Getty Images Last week, a Royal New Zealand Air Force flight spotted a new pumice raft in the middle of the Pacific ocean to the west of Tonga. Pumice rafts are floating islands of pumice created during a submarine volcanic eruption and they can persist for months or longer. This raft was seen by aircraft and satellite in an area with no known volcanoes. However, from the looks of the raft, it might be a long way from home. The pumice is strung out in long streamers, suggesting it has been smeared and distorted by ocean currents and weather as the pumice floats along the ocean surface. UPDATE: A number of people have asked a good question: how big is this raft? Based on the satellite images, it could be tens of kilometers long, but very narrow (hundreds to tens of meters?). It is a little tricky to get a confident size because of the resolution of the images. This is, by no means, the first time an orphaned pumice raft has been spotted. Back in 2012, a pumice raft was seen by a research vessel in an area near the Kermadec Islands. With a little sleuthing using satellite images, Rob Simmon (Planet Labs) and I were able to trace the source of the eruption to a seamount called Havre (see below) that had no other known historical eruption. Now, with the Havre eruption, we may have gotten lucky, with a pumice raft that could be backtracked through the satellite image archive to a volcanic plume that broke the surface above Havre. The ultimate source of this current pumice raft appears to be a little more elusive. The GeoNet folks in New Zealand have tried to use the same technique to find where this pile of pumice originated, but so far have come up empty.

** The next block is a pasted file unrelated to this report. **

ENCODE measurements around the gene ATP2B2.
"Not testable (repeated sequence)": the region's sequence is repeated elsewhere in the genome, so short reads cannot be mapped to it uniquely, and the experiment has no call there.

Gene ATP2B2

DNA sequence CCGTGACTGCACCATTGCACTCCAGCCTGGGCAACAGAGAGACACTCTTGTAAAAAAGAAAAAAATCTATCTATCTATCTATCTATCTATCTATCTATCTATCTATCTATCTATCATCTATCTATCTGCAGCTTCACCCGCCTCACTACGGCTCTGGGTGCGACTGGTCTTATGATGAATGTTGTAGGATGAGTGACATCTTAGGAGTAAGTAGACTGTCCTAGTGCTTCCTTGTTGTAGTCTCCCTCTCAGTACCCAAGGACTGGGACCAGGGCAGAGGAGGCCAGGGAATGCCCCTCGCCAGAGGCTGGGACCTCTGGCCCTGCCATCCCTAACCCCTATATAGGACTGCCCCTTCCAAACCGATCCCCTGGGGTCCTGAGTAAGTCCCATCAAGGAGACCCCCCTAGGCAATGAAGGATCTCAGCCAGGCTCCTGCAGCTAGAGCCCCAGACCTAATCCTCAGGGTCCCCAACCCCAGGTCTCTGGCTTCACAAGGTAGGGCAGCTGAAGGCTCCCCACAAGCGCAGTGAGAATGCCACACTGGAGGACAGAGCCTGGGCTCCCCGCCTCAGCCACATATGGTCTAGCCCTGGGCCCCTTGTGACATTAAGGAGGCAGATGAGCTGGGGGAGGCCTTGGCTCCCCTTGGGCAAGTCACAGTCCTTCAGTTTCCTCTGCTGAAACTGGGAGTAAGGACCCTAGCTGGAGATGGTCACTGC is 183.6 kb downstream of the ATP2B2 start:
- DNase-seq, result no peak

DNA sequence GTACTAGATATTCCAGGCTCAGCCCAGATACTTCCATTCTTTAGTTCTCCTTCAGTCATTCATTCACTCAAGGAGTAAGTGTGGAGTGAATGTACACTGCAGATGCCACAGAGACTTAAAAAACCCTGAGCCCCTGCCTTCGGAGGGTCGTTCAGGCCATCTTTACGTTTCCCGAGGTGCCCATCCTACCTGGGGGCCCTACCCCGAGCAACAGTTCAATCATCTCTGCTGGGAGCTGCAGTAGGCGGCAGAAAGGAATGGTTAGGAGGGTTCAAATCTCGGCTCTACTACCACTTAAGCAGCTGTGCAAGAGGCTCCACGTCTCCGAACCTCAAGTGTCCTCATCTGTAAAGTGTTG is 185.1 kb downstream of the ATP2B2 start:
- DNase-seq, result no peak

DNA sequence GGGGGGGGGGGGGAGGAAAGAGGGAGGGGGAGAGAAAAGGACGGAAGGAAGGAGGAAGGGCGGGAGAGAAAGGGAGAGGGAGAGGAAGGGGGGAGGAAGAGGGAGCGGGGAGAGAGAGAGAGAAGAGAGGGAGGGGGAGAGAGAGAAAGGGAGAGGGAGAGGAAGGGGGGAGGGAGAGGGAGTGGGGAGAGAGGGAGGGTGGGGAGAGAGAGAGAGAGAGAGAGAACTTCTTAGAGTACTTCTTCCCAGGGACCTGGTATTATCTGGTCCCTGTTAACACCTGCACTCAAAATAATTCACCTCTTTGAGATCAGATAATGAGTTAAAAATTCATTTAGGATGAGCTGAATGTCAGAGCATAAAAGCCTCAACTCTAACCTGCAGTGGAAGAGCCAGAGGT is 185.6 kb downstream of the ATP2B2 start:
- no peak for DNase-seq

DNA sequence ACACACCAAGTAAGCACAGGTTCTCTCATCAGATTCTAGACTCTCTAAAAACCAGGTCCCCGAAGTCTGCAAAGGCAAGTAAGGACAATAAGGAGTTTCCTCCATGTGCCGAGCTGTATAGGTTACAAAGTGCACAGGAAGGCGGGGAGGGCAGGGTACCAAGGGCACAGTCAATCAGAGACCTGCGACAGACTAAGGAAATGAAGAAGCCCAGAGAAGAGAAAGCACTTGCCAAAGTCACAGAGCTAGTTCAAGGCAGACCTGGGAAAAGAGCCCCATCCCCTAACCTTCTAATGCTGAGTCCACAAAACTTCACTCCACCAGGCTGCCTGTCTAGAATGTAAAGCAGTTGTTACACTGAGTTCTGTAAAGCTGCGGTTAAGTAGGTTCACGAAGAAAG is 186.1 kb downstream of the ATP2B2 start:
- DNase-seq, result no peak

The pumice raft (tan) and eruption plume (white in bottom center-right) from the 2012 eruption of Havre in Tonga/Kermadec arc. This is an example of a pumice raft that was eventually traced to its source.NASA Earth Observatory I took a stab at it as well. The area where the pumice raft was spotted is bounded by volcanic arcs: Vanuatu to the north, Tonga to the east, Kermadec arc to the southeast. Ocean currents in the area would likely have pushed the pumice from the east to the west, so the source should be in the Tonga arc. I checked some potential suspects in the Tonga and Kermadec volcanoes---Havre, Home Reef, Monowai---but couldn't find any evidence for eruptive activity going back all the way to early October. Mind you, this is based on when it was clear enough to see the ocean surface and for a decent slice of that month-and-a-half, cloud cover obscured the target volcanoes. So, they could have been the source and we might never see the surface manifestation of the eruption. Or, the pumice might have been from a hitherto unknown (or underappreciated) submarine volcano in the Tonga arc, which makes finding the source especially challenging with so much ocean to cover. Ultimately, these pumice rafts disperse and wash up on distant shores, sometimes helping organisms colonize new territory. As a volcanologist, what do you do that this point? Well, you hope that someone can go scoop up some samples of the pumice spotted last week so you can analyze its composition. Then, that composition can be compared to known samples from some of these Tongan, Kermadec (and many Vanuatan?) volcanoes to possibly hope we can match the new pumice to a volcano. If that doesn't work, we might just have another rogue volcanic eruption with no known source, an event that isn't uncommon in the geologic record.